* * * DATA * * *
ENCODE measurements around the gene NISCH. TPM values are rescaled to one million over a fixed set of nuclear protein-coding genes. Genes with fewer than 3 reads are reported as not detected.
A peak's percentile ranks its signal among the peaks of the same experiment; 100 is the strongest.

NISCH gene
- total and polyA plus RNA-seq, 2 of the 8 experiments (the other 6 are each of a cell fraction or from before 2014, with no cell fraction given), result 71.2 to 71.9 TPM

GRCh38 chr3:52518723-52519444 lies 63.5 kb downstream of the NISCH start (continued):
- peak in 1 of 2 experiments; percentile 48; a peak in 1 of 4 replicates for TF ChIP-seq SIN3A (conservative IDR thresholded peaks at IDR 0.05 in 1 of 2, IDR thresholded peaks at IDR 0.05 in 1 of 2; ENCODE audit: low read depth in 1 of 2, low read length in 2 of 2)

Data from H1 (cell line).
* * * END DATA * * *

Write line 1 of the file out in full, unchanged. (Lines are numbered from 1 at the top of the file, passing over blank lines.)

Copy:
ENCODE measurements around the gene NISCH. TPM values are rescaled to one million over a fixed set of nuclear protein-coding genes. Genes with fewer than 3 reads are reported as not detected.